“I want you to meet someone,” Van Winkle says. “Come with me.”
He leads Curran to a cramped office in the basement. When they open the door, Curran sees an older man pecking at a keyboard one finger at a time. The desktop computer must be from the early 1990s, a bulky gray machine.
“You must be Bernie Curran,” the man says, turning around. “Come in, come in. Take a seat. Want some coffee? A doughnut?”
“No, thank you.”
“I’m Stan Ward,” the man says, pulling a business card out of his oversized gray blazer. “Good to finally meet you. Wow. Bernie Curran. Good to meet you.”
“Do you own this place?” Curran sits down in front of Stan’s cluttered desk. Stacks of manila folders look like they’re ready to topple over. There’s a newspaper in front of Stan, turned to the obituaries.
“No, no, not exactly.” Stan straightens his disheveled gray hair and takes a sip of black coffee. “You see, I’m the Director of Transitional Affairs for Delaware County. A mouthful, right? Here …” Stan hands Curran a pamphlet. “You must be very confused. We all are in the beginning. It’s tough. We’re here to answer any questions. So, fire away. I’ll let you talk. Go ahead, go ahead.”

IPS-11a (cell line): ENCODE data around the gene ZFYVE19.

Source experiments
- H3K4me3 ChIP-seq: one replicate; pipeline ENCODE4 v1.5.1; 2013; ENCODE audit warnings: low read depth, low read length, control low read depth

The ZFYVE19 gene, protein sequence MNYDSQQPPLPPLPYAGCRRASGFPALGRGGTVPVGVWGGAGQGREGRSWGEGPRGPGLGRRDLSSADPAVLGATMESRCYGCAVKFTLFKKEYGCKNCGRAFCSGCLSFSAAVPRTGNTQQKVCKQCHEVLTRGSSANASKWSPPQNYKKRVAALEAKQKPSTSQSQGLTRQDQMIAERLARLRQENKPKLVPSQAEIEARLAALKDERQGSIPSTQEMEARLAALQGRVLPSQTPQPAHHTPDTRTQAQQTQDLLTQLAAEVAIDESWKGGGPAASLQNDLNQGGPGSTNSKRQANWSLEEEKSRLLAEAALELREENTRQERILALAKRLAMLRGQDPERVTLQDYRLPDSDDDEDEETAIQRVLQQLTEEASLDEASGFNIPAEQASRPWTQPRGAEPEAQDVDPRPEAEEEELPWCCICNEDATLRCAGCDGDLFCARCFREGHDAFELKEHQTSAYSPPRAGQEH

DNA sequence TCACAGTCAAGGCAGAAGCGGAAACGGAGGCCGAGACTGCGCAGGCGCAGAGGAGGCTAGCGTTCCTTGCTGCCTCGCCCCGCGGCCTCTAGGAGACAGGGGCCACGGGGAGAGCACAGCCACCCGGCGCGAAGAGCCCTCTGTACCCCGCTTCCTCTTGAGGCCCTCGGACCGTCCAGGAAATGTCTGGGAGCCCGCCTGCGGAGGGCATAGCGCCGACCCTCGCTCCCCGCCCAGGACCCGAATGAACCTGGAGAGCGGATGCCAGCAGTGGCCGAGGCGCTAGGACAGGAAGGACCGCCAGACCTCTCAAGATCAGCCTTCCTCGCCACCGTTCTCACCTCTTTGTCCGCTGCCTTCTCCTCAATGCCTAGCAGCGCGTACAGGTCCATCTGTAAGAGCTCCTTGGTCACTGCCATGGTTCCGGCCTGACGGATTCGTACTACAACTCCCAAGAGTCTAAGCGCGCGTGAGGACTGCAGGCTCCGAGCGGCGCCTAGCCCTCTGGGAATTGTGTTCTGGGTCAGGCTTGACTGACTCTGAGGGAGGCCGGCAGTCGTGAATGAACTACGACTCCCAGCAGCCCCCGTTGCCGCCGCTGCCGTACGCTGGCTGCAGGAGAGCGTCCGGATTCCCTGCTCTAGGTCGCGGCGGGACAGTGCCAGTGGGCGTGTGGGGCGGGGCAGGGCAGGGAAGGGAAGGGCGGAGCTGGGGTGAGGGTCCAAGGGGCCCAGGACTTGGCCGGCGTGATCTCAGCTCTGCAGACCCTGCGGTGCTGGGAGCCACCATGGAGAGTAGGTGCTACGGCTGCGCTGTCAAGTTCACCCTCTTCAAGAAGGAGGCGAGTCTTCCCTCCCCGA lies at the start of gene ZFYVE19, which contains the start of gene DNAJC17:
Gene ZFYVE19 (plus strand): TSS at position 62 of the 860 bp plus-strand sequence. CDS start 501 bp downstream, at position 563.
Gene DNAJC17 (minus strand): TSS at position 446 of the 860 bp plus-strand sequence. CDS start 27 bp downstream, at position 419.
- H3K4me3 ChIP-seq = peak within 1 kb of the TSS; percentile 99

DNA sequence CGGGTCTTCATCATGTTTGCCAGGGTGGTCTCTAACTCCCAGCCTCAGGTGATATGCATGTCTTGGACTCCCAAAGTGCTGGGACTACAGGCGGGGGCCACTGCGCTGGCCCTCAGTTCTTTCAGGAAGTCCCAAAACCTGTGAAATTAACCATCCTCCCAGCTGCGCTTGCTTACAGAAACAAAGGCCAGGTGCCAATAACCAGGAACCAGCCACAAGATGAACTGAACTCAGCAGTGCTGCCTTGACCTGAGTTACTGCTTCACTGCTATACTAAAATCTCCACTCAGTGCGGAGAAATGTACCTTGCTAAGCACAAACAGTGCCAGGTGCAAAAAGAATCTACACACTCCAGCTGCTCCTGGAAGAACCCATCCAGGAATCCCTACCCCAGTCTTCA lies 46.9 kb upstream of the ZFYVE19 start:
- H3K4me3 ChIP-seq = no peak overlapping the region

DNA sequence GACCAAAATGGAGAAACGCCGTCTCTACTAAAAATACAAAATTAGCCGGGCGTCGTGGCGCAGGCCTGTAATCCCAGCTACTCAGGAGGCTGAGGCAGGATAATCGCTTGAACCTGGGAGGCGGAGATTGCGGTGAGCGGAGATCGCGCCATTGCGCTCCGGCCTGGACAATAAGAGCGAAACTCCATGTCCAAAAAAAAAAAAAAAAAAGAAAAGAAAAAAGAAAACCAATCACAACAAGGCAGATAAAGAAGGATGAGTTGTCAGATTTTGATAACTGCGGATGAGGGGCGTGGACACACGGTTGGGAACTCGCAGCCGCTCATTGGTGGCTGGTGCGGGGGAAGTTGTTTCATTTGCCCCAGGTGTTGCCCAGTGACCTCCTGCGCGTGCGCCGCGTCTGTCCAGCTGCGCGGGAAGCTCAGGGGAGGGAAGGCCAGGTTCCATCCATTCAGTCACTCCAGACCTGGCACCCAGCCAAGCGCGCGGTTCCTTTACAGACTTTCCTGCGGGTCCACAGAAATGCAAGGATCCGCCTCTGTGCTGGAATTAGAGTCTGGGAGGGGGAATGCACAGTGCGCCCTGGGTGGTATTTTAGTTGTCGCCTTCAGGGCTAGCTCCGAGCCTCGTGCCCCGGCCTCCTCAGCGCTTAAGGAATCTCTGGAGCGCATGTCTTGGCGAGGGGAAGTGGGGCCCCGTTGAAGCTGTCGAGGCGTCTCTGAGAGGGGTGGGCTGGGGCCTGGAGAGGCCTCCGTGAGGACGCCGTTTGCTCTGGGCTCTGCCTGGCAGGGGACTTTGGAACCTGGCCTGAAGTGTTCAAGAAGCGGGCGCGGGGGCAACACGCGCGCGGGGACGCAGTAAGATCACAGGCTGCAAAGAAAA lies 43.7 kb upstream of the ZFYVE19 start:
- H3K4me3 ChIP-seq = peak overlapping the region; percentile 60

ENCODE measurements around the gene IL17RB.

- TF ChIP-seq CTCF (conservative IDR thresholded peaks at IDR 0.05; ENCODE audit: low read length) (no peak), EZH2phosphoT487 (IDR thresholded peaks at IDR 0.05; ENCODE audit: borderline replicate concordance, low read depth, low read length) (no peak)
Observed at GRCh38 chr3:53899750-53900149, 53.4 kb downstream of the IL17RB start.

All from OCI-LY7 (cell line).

Stan looks like a maniac, a demented college professor, with his messy gray hair and ill-fitting blazer. He has intense brown eyes and a permanent, lopsided smile. Curran wonders what the hell is going on.
“Is this some kind of joke?” Curran asks.
“No, no, I assure you it’s not. You see, we’re with the U.S. Department of Death and the Afterlife. You can say DDA for short. It’s our job – our sworn duty, really – to ensure you make the smoothest possible transition to the afterlife.”
“How do you know I’m going to die?”
Stan takes another sip of black coffee. “We have ways to predict that. Your cardiologist, Dr. Prasad, has predicted you’ll be dead in two months. It’s just an educated guess, really, but we’re about 85% certain.”
“How do you know Dr. Prasad? What is this?”
“You see, he’s with the DDA. He’s been ‘dead’ twenty years. Look, here’s … Excuse me.” Stan searches through the pile of papers on his desk. He removes a case of floppy disks from the desk and fumbles through the manila folders. “There. Here’s your file.” He puts his glasses on and examines the sheet carefully. “Says here you had a stent put in last year. Arteries blocked. Based on Prasad’s analysis, you have an 85% chance of a fatal heart attack in two months.”